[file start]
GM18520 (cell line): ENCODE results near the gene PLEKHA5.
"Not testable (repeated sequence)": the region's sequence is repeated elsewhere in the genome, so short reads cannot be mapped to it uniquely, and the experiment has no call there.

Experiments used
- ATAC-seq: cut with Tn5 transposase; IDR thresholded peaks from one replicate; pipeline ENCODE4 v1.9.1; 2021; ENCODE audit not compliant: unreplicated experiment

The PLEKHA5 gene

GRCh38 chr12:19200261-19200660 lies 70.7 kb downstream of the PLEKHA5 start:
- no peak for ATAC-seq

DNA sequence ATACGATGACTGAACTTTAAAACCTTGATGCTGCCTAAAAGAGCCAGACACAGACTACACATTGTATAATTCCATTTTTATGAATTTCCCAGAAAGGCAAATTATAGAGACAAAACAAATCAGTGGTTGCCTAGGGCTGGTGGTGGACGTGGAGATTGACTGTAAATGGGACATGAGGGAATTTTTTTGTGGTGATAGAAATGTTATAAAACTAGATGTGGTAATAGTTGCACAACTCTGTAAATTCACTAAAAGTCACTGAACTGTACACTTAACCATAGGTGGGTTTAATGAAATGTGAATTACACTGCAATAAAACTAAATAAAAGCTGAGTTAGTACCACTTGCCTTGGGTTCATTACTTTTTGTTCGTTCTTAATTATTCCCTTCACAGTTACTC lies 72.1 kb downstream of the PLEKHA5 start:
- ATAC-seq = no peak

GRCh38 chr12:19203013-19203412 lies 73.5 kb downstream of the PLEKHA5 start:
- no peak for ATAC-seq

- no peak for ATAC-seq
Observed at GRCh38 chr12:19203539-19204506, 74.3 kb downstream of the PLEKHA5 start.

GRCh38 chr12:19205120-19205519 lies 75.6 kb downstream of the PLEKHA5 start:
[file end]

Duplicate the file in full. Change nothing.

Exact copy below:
GM18520 (cell line): ENCODE results near the gene PLEKHA5.
"Not testable (repeated sequence)": the region's sequence is repeated elsewhere in the genome, so short reads cannot be mapped to it uniquely, and the experiment has no call there.

Experiments used
- ATAC-seq: cut with Tn5 transposase; IDR thresholded peaks from one replicate; pipeline ENCODE4 v1.9.1; 2021; ENCODE audit not compliant: unreplicated experiment

The PLEKHA5 gene

GRCh38 chr12:19200261-19200660 lies 70.7 kb downstream of the PLEKHA5 start:
- no peak for ATAC-seq

DNA sequence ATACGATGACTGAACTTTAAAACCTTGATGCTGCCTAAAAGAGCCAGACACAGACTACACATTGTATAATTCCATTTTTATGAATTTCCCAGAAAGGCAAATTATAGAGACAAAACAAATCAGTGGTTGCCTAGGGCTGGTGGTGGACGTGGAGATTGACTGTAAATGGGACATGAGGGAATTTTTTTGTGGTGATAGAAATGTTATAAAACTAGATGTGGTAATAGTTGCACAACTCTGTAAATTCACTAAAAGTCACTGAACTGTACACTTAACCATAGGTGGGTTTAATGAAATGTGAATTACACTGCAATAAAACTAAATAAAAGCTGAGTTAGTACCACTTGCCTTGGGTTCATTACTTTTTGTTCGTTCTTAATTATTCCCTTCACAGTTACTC lies 72.1 kb downstream of the PLEKHA5 start:
- ATAC-seq = no peak

GRCh38 chr12:19203013-19203412 lies 73.5 kb downstream of the PLEKHA5 start:
- no peak for ATAC-seq

- no peak for ATAC-seq
Observed at GRCh38 chr12:19203539-19204506, 74.3 kb downstream of the PLEKHA5 start.

GRCh38 chr12:19205120-19205519 lies 75.6 kb downstream of the PLEKHA5 start: